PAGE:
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Newsstand: November 21, 2012

What are you talking about, Wednesday? Nobody ever calls you "hump day" behind your back. In the news: winter is coming, another plastic-bag suit, TTC fare increases all set for approval, TDSB’s fundraising yard sale, and Calgarians on horses.

It looks as though Toronto’s shelves must be stocked with mulling spices, roasting chestnuts, waffle-knit underwear, and brandy-toting St. Bernards, because apparently we are ready for winter. That also seems to mean, according to councillor Denzil Minnan-Wong (Ward 34, Don Valley East), that the city stands to save around $13 million to $14 million if we have a “normal winter.” Still, the question remains: is winter ready for us?

Another lawsuit has been mounted against the City’s upcoming plastic-bag ban. The Canadian Plastic Bag Association, or CanPlaBagAss for short, filed papers (not plastics?) yesterday with the Ontario Superior Court, claiming that the ban was “passed in bad faith.” That position seems to rest mostly on the quick change of events and apparent lack of background work that saw a motion to strike down the five-cent plastic bag fee turn into an outright ban.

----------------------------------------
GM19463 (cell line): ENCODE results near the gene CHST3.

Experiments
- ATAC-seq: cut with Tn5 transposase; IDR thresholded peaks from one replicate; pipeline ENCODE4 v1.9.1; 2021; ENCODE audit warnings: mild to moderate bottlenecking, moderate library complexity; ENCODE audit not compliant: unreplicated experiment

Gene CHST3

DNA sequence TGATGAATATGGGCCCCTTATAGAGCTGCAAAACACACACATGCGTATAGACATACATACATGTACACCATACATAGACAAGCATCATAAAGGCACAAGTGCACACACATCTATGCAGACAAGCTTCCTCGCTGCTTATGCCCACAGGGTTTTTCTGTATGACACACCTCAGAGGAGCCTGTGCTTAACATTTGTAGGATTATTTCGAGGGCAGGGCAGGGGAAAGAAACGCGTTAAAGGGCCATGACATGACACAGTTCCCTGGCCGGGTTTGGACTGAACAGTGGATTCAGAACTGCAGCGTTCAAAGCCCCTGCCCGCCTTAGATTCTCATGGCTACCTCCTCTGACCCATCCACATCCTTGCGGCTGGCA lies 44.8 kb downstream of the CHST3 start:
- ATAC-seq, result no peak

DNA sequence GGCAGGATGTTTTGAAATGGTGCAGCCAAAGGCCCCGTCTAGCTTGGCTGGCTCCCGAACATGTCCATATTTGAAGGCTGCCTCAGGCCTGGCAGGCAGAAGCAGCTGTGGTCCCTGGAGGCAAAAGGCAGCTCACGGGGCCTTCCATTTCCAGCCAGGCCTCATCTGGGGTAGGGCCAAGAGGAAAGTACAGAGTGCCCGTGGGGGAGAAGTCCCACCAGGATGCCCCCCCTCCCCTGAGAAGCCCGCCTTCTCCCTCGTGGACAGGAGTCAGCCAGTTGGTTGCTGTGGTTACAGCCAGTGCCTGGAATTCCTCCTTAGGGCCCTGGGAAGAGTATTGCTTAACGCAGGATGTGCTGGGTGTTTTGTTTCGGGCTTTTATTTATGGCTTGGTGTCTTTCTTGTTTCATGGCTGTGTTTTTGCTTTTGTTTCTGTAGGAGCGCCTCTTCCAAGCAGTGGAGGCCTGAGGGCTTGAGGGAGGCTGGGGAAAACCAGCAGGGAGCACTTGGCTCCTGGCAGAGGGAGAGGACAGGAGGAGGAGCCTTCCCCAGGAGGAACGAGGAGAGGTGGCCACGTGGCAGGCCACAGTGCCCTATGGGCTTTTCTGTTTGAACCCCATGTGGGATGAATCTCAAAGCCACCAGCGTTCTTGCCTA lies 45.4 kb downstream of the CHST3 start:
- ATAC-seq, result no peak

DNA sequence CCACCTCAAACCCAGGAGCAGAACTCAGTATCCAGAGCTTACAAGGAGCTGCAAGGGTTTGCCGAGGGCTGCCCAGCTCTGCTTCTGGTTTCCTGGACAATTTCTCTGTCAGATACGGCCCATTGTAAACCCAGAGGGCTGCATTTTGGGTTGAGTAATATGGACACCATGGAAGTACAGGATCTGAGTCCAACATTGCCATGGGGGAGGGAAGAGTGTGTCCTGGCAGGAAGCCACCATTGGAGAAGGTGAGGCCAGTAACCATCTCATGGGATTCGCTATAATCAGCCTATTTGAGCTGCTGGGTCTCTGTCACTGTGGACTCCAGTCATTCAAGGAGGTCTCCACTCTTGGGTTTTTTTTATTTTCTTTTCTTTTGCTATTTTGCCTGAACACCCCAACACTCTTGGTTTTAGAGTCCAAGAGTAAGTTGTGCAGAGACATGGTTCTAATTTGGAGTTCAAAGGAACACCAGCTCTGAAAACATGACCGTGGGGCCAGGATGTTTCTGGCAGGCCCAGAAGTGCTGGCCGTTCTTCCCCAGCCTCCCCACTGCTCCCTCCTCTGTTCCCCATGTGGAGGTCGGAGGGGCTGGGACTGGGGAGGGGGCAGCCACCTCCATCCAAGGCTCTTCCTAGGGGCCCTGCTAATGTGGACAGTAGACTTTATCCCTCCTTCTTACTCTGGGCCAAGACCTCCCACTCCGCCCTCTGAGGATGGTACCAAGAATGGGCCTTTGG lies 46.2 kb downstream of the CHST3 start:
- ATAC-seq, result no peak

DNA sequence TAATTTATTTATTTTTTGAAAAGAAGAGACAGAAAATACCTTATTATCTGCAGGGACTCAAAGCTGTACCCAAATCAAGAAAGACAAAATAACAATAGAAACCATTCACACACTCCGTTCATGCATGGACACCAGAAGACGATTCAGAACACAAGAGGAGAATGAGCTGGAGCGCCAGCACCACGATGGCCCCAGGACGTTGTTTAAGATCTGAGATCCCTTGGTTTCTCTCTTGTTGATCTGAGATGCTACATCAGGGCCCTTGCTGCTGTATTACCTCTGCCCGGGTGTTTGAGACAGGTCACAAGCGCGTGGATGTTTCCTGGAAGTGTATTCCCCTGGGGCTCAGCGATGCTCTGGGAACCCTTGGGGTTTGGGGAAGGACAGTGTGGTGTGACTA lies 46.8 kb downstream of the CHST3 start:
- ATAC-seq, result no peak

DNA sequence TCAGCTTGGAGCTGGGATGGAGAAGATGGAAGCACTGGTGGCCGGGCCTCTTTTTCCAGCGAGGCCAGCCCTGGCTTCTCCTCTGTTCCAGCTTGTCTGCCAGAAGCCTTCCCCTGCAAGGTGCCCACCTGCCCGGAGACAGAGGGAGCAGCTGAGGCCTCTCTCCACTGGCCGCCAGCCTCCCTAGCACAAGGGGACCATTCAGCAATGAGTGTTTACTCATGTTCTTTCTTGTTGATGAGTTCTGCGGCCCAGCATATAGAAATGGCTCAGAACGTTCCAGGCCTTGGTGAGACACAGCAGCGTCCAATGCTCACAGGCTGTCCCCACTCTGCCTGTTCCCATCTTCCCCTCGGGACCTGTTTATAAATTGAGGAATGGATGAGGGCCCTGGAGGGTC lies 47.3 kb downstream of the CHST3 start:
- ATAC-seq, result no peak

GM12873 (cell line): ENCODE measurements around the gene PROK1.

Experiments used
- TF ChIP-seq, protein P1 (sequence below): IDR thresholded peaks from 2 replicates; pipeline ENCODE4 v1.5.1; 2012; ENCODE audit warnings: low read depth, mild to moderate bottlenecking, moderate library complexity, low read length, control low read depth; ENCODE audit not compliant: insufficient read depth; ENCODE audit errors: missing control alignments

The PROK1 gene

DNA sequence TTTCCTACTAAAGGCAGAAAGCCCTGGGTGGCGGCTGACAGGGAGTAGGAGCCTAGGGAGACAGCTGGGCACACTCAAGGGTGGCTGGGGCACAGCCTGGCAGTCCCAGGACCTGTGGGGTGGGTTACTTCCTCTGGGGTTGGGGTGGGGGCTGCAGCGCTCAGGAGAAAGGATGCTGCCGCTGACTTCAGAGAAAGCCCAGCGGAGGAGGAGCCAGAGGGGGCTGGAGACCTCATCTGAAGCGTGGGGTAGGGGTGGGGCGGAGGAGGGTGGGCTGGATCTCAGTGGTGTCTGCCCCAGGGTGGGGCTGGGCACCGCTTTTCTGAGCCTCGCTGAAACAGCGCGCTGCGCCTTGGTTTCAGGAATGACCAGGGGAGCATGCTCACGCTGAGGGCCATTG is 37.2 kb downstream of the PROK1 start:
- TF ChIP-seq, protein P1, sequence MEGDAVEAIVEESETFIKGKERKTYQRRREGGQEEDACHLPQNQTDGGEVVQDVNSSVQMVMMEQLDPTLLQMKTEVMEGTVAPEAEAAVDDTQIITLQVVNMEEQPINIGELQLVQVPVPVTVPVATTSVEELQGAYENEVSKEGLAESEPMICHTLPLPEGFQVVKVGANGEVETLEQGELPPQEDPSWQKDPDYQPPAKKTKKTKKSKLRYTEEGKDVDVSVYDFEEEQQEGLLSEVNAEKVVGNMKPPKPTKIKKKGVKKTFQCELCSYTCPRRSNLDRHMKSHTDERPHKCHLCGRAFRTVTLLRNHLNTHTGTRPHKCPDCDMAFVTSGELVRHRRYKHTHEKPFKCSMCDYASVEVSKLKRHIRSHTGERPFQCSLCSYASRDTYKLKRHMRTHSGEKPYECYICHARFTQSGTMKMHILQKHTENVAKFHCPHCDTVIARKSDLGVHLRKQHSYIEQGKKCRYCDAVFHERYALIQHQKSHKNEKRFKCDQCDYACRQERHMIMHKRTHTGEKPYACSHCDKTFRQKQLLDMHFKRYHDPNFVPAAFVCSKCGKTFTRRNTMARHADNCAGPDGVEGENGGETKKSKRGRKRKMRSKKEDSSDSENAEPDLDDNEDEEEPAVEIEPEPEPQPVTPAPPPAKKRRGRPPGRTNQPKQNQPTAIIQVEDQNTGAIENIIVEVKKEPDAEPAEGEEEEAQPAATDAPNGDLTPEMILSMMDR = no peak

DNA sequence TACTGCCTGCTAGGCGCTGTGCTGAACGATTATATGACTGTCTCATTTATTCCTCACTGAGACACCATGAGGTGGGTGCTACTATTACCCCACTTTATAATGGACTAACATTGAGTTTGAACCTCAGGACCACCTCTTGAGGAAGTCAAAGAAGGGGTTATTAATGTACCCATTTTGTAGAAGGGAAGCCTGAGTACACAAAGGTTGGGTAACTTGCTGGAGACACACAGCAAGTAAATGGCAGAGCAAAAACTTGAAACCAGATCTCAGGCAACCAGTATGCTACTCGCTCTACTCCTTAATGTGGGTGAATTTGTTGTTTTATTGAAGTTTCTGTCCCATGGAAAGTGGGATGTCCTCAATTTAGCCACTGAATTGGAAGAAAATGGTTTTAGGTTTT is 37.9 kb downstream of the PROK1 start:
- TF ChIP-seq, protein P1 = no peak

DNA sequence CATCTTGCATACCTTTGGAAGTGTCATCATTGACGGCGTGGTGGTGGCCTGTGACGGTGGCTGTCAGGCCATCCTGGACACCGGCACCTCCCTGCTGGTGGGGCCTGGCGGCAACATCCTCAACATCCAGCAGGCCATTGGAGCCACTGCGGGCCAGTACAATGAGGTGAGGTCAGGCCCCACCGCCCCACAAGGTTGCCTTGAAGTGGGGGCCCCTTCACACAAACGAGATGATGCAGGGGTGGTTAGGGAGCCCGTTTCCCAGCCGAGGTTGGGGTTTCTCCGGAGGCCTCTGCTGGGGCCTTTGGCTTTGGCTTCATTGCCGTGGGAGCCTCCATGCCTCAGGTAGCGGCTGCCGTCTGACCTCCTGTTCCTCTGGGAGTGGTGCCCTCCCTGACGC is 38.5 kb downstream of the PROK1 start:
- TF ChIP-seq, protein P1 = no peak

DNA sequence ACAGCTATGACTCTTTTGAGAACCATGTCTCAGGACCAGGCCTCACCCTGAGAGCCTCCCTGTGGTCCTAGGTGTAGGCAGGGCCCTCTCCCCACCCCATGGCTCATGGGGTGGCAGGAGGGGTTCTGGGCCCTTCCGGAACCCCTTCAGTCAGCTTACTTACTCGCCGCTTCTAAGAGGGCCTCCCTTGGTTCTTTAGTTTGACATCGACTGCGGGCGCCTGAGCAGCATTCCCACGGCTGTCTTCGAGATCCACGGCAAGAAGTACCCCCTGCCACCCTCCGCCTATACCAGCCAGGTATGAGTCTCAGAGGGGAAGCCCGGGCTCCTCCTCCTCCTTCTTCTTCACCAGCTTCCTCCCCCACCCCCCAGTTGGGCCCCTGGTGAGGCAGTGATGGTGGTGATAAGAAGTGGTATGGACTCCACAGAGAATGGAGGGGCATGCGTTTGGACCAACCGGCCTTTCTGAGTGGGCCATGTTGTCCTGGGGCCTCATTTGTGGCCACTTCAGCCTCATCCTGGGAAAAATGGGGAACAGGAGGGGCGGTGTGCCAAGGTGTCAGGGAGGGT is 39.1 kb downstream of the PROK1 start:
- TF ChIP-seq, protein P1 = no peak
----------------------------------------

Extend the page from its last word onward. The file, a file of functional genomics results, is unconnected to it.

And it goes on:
In other exciting nickel news, the TTC is expected to approve a five-cent increase in token and ticket prices today. (Don’t worry, Bluenose, that beaver sitting on a rock can’t have much time left in his 15 minutes of fame.) At the beginning of 2013, tokens will go up to $2.65 each, while a single student or senior ticket will cost $1.80. Monthly Metropasses are going up by $2.50 and weekly passes by $1, as well. Raising the price for the people that use the TTC the most is how you know that customers come first.   

Premier Dalton McGuinty has publicly weighed in on the possible sale of land from 127 Toronto District School Board schoolyards. For his part, McGuinty thinks that the school board is being responsible in the face of a difficult discussion. Hopefully there are no problems with the sale of the lands, but, if there are, the school board can commission an expensive report to tell them that it was no one’s fault and there was very little anyone could have done about it.

Oh, and a big friendly Toronto welcome to our friends from Calgary, where riding horses in hotel lobbies is a totally acceptable thing to do. Sorry, Calgary, you’re going to lose, but enjoy your visit.

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